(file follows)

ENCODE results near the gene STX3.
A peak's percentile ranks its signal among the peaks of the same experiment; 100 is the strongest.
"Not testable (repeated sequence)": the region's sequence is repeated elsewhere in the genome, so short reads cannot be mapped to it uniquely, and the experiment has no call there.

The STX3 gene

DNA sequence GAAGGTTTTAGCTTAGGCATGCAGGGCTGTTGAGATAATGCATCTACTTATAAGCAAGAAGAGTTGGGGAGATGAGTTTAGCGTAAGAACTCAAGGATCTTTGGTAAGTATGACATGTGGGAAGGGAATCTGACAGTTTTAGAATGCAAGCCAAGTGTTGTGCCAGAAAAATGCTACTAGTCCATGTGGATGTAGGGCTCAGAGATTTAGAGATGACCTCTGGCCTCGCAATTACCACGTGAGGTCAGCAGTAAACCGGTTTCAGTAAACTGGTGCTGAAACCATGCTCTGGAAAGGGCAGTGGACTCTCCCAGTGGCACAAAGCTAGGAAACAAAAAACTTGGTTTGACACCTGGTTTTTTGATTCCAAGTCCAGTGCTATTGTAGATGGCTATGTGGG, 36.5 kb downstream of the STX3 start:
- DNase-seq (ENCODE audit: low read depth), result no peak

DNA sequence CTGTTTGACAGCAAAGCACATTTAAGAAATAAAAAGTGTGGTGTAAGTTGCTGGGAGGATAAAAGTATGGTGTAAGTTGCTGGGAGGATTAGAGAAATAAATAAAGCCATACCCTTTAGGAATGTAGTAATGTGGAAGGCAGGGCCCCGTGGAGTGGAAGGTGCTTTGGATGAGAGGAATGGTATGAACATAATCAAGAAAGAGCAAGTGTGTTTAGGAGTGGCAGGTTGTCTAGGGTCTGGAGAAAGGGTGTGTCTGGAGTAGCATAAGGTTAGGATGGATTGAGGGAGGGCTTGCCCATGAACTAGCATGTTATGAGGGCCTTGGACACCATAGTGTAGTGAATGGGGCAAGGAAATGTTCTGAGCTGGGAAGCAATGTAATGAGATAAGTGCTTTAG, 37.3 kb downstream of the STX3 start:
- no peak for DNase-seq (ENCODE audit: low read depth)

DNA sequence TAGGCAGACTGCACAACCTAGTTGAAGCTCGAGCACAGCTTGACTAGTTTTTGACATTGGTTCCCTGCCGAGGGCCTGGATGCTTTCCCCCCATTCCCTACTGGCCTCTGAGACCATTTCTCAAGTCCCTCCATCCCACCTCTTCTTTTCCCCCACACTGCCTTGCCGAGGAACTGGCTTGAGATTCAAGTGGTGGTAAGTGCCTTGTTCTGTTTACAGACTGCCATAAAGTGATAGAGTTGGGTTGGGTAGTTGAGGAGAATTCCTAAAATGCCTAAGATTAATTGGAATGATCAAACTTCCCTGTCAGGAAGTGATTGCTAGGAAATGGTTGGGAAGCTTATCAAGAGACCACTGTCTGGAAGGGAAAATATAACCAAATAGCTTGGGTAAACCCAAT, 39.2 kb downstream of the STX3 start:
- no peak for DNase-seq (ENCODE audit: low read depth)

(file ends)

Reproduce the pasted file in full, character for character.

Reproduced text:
ENCODE results near the gene STX3.
A peak's percentile ranks its signal among the peaks of the same experiment; 100 is the strongest.
"Not testable (repeated sequence)": the region's sequence is repeated elsewhere in the genome, so short reads cannot be mapped to it uniquely, and the experiment has no call there.

The STX3 gene

DNA sequence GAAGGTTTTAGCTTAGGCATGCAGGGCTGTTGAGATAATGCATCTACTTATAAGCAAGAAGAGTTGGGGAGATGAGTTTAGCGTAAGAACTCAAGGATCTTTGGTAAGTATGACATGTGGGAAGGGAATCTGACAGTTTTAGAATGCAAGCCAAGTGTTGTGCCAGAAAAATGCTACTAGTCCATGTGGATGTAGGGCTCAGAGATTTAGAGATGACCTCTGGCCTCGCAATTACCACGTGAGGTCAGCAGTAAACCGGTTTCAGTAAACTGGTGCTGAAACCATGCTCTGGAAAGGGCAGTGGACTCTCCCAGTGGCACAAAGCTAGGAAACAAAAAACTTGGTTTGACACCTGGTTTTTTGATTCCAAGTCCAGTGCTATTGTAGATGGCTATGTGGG, 36.5 kb downstream of the STX3 start:
- DNase-seq (ENCODE audit: low read depth), result no peak

DNA sequence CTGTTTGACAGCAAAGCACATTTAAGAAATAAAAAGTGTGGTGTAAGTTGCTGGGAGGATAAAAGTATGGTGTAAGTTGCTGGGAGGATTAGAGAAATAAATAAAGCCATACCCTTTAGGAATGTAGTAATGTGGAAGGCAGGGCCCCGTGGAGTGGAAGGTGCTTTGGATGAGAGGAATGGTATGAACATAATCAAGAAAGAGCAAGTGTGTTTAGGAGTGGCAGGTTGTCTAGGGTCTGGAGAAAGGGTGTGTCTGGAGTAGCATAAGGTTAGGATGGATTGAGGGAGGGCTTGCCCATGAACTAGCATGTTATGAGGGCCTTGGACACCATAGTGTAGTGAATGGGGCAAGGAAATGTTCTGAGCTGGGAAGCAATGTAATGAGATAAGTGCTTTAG, 37.3 kb downstream of the STX3 start:
- no peak for DNase-seq (ENCODE audit: low read depth)

DNA sequence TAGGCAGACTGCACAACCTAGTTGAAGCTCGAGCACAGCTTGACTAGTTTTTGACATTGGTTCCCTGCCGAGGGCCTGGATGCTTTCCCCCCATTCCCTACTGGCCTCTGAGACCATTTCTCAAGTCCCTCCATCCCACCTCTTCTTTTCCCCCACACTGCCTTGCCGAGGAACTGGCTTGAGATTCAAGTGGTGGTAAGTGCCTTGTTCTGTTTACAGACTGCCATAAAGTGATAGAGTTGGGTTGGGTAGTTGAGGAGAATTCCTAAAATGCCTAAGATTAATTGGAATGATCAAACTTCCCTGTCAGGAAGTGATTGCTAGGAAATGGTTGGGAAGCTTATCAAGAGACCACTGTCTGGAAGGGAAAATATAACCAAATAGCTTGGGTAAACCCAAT, 39.2 kb downstream of the STX3 start:
- no peak for DNase-seq (ENCODE audit: low read depth)